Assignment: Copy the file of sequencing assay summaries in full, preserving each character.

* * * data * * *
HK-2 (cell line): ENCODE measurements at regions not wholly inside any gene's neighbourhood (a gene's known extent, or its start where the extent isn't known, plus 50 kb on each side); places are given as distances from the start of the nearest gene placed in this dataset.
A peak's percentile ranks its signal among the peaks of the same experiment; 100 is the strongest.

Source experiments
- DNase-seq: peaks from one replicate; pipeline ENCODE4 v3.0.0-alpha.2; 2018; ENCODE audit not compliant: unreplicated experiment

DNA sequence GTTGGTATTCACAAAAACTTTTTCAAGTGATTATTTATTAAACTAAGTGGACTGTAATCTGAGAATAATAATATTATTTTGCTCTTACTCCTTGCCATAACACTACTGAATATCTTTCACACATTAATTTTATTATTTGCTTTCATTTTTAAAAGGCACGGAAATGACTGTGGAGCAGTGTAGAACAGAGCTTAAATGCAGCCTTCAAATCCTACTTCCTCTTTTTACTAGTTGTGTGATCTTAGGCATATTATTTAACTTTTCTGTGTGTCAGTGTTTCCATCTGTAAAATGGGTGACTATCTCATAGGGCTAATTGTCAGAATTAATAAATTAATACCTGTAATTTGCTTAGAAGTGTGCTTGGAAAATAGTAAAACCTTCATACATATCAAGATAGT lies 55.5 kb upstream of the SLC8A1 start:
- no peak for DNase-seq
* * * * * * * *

HK-2 (cell line): ENCODE measurements at regions not wholly inside any gene's neighbourhood (a gene's known extent, or its start where the extent isn't known, plus 50 kb on each side); places are given as distances from the start of the nearest gene placed in this dataset.
A peak's percentile ranks its signal among the peaks of the same experiment; 100 is the strongest.

Source experiments
- DNase-seq: peaks from one replicate; pipeline ENCODE4 v3.0.0-alpha.2; 2018; ENCODE audit not compliant: unreplicated experiment

DNA sequence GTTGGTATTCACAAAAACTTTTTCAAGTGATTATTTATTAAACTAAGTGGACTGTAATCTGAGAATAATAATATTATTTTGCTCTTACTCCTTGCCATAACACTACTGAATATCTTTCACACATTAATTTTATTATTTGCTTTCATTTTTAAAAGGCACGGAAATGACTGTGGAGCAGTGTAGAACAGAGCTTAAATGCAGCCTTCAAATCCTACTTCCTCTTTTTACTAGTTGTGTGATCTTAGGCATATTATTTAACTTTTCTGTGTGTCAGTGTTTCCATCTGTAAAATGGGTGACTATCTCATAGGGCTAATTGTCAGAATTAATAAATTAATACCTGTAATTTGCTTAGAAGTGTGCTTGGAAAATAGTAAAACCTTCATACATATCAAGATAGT lies 55.5 kb upstream of the SLC8A1 start:
- no peak for DNase-seq